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AIDS journal publishes findings of 2 important studies in Mar. 2013 issue

1. Research Results Show Current CDC HIV Screening Guidelines Are Too Conservative and Not Cost-Effective
2. Study Says Heavy Drinking Leads to Increased HIV Risk for Men Who Have Sex with Men

Philadelphia, Pa. (March 4, 2013) - The results of two important studies have been published in the March issue of AIDS, the official journal of the International AIDS Society . One study notes that screening for HIV should be performed more frequently—up to every three months for the highest-risk patients, while low-risk groups to be tested every three years. A second study demonstrates a link between heavy drinking and risky behaviors for men who have sex with men (MSM). AIDS is published by Lippincott Williams & Wilkins , a part of Wolters Kluwer Health .

Northwestern University Study Researches the Most Cost-Effective Approach to HIV Screening

The mathematical modeling study was performed to assess "optimal testing frequencies" for HIV screening in different risk groups. Current Centers for Disease Control and Prevention (CDC) guidelines recommend annual testing for high-risk groups, such as people with HIV-positive partners, people with multiple partners, injection drug users, and sex workers and once-in-a-lifetime testing for low-risk groups (whose annual risk of acquiring HIV is only one-hundredth of one percent).

The researchers modeled various scenarios in an attempt to "optimize the tradeoff" between the societal costs of testing versus the benefits of earlier HIV diagnosis over a patient's lifetime. Frequent testing is shown to be an effective method for identifying new HIV infections. In the past, people with new HIV infections weren't treated until they had significant declines in immune functioning, as measured by the CD4 cell count. But there's a growing consensus that antiretroviral treatment is beneficial for all HIV-infected patients, regardless of CD4 count. Starting treatment immediately after diagnosis also reduces the risk of transmitting HIV.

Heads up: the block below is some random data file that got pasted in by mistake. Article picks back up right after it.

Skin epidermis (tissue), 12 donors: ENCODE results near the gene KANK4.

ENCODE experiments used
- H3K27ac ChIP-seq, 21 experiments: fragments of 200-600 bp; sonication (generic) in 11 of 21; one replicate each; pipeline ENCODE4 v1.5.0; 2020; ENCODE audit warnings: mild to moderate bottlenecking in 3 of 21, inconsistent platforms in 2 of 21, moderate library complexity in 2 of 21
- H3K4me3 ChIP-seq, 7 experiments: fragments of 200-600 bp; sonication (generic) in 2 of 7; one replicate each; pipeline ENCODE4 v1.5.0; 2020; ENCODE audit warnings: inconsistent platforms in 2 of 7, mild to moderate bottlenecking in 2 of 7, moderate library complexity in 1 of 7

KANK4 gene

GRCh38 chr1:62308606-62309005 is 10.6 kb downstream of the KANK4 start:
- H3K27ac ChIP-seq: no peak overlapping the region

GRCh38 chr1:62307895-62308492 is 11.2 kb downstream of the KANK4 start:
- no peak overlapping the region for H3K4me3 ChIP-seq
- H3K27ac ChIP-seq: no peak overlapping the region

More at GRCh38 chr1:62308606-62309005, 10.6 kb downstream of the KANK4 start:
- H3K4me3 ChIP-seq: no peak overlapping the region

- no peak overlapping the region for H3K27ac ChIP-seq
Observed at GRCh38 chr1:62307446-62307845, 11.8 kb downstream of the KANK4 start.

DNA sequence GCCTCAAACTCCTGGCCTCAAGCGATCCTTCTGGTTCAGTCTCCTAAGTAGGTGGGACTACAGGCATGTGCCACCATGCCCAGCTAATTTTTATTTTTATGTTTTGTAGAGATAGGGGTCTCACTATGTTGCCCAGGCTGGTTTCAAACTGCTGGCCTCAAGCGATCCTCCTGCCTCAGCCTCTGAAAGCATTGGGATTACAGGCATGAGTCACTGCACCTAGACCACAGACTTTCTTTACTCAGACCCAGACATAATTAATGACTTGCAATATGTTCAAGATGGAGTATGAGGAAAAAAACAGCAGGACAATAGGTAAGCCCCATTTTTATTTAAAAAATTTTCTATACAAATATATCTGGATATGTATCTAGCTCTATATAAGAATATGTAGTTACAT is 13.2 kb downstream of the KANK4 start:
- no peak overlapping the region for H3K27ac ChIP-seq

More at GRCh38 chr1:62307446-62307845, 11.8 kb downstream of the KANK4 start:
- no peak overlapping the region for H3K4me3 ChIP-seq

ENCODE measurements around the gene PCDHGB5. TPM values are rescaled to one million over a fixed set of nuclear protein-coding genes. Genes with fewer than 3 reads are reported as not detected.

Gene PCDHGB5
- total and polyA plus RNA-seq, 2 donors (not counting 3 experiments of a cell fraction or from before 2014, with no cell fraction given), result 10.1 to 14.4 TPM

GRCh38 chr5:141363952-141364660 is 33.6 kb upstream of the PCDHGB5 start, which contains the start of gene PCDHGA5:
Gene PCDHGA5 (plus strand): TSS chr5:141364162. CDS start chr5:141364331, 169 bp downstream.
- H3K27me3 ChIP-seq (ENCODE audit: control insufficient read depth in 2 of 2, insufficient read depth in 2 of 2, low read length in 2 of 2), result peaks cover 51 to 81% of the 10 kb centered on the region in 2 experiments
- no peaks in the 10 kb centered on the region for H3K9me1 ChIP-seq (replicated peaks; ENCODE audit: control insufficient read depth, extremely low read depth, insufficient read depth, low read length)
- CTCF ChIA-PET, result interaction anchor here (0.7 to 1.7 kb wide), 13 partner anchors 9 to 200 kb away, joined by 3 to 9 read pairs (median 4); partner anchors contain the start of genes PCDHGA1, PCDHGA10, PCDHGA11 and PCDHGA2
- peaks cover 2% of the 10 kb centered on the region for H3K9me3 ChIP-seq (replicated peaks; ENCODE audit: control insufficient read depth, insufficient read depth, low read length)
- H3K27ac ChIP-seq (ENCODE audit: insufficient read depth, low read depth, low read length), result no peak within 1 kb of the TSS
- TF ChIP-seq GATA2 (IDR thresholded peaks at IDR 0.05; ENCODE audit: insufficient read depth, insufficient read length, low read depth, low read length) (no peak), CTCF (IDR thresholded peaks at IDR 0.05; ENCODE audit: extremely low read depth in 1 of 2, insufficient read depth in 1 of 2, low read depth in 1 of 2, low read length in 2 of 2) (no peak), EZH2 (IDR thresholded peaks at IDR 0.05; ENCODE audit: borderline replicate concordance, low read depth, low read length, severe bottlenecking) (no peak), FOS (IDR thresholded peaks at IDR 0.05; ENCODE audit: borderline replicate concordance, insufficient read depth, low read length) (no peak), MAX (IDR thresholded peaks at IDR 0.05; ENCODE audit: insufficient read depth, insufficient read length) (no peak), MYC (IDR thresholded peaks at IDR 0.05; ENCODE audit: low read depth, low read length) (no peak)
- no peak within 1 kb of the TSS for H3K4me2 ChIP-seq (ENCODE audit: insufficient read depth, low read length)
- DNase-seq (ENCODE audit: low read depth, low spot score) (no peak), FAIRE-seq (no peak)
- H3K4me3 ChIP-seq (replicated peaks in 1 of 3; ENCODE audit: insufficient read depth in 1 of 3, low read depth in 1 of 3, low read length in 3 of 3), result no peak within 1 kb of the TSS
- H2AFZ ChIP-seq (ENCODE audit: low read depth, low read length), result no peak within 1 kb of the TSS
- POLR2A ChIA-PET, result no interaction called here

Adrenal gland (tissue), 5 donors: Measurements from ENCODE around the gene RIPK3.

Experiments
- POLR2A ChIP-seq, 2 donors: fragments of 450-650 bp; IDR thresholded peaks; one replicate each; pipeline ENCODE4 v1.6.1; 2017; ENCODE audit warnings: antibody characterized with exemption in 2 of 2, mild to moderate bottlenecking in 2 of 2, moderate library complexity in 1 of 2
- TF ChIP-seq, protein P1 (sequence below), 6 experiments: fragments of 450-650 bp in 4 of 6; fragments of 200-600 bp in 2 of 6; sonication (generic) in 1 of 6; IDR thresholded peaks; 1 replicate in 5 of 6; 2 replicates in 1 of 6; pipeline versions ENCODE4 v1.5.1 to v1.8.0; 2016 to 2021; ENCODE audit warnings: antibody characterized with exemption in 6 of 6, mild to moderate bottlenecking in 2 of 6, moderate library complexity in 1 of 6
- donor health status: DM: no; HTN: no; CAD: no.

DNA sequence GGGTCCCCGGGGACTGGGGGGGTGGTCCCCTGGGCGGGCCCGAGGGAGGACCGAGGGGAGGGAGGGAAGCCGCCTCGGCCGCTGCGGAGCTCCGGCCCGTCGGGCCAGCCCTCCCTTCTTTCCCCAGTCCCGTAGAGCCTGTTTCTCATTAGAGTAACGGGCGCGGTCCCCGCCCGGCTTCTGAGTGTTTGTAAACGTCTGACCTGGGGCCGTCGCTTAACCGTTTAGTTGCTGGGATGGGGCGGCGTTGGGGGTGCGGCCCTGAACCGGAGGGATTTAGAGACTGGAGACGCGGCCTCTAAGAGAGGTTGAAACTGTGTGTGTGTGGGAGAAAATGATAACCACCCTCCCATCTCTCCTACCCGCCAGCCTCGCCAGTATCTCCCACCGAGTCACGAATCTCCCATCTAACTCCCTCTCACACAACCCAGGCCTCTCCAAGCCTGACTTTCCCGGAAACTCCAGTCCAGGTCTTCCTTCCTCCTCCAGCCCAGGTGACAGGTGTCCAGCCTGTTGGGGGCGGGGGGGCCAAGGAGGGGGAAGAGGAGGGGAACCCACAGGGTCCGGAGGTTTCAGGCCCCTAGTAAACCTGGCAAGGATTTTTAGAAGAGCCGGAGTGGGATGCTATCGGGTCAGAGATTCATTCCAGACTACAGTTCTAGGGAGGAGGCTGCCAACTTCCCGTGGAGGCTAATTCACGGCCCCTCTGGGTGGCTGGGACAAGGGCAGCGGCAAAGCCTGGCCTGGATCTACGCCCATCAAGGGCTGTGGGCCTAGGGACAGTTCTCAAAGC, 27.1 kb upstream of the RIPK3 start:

Within its limitations, the study suggests that current recommendations for HIV testing are "too conservative, especially for low risk groups who would benefit from more frequent testing," according to Lucas and Armbruster. They conclude, "These results should encourage policymakers and medical professionals to reconsider how often adolescents and adults should be tested for HIV."

The full article is available on the AIDS journal homepage and in the March 13 print and online edition.

About AIDS
AIDS publishes the very latest ground-breaking research on HIV and AIDS. Read by all the top clinicians and researchers, AIDS has the highest impact of all AIDS-related journals. With 18 issues per year, AIDS guarantees the authoritative presentation of even more significant advances. The Editors, themselves noted international experts who know the demands of HIV/AIDS research, are committed to making AIDS the most distinguished and innovative journal in the field. Visit the journal website at www.aidsonline.com.

About Lippincott Williams & Wilkins
Lippincott Williams & Wilkins (LWW) is a leading international publisher of trusted content delivered in innovative ways to practitioners, professionals and students to learn new skills, stay current on their practice, and make important decisions to improve patient care and clinical outcomes. LWW is part of Wolters Kluwer Health, a leading global provider of information, business intelligence and point-of-care solutions for the healthcare industry. Wolters Kluwer Health is part of Wolters Kluwer, a market-leading global information services company with 2012 annual revenues of €3.6 billion ($4.6 billion).

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Contact: Connie Hughes
connie.hughes@wolterskluwer.com
646-674-6348
Wolters Kluwer Health

Source: http://www.eurekalert.org/pub_releases/2013-03/wkh-ajp030413.php


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